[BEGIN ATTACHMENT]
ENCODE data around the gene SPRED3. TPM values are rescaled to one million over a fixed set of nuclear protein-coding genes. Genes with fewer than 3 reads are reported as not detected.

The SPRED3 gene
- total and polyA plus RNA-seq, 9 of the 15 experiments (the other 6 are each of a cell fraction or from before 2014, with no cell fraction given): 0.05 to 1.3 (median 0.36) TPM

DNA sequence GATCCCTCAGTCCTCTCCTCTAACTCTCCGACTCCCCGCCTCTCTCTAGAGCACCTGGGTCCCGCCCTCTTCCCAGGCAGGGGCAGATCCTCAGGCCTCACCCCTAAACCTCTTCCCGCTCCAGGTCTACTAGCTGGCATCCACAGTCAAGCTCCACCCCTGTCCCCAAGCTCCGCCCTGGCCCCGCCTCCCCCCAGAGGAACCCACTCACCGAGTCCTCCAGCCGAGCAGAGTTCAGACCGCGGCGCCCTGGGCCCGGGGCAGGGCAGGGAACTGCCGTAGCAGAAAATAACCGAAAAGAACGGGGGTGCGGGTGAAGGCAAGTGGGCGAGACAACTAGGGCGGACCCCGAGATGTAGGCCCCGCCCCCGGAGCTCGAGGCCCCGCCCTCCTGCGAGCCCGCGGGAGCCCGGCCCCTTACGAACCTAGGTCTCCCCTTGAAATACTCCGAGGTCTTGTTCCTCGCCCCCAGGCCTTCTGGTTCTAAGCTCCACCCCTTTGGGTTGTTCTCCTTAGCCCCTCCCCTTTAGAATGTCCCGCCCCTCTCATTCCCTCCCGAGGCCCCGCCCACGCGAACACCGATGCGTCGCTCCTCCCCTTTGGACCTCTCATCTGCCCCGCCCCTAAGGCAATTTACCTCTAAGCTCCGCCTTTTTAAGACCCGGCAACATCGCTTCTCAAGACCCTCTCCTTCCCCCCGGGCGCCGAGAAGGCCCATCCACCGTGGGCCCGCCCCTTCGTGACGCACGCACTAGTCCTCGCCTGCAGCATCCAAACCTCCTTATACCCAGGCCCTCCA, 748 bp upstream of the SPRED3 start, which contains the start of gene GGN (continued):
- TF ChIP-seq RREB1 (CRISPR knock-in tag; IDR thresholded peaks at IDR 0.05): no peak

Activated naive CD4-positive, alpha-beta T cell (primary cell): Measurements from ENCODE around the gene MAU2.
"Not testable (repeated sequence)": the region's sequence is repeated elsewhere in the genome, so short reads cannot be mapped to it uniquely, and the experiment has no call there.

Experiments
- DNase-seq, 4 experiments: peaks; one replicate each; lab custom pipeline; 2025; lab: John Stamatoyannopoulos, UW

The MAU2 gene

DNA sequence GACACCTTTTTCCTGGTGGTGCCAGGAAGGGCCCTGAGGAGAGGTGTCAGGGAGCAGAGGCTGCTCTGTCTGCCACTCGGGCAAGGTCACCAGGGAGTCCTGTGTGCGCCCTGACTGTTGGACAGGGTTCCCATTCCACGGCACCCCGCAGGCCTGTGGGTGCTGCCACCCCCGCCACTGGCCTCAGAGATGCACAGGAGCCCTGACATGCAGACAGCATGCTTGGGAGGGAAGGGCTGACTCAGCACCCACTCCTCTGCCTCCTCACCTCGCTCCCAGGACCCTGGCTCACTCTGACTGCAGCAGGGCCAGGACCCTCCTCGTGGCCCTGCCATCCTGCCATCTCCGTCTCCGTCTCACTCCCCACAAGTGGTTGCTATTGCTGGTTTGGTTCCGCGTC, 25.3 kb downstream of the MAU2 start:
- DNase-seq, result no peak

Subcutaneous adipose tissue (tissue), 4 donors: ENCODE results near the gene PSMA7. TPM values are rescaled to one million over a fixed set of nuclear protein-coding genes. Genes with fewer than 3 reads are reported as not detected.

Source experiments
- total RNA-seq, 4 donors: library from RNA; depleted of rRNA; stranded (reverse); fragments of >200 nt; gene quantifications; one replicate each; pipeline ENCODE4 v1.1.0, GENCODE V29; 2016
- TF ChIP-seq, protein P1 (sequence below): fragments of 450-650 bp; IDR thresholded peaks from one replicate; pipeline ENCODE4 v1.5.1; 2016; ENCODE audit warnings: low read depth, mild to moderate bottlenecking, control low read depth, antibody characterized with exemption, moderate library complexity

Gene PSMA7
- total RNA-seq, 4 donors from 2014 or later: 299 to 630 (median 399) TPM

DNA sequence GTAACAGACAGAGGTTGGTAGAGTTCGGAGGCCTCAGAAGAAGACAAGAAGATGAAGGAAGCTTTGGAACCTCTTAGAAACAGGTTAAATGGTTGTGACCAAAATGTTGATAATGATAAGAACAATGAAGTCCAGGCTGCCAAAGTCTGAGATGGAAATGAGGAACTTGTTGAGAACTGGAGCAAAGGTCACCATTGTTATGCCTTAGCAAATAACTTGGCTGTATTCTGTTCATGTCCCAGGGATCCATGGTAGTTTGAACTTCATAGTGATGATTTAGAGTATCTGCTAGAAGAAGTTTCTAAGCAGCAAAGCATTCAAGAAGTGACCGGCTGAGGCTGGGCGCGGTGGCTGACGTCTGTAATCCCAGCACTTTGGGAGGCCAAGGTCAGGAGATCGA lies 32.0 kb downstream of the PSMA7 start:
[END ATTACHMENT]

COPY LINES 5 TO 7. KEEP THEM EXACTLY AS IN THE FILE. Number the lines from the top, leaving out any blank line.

- TF ChIP-seq RREB1 (CRISPR knock-in tag; IDR thresholded peaks at IDR 0.05): no peak

Activated naive CD4-positive, alpha-beta T cell (primary cell): Measurements from ENCODE around the gene MAU2.
"Not testable (repeated sequence)": the region's sequence is repeated elsewhere in the genome, so short reads cannot be mapped to it uniquely, and the experiment has no call there.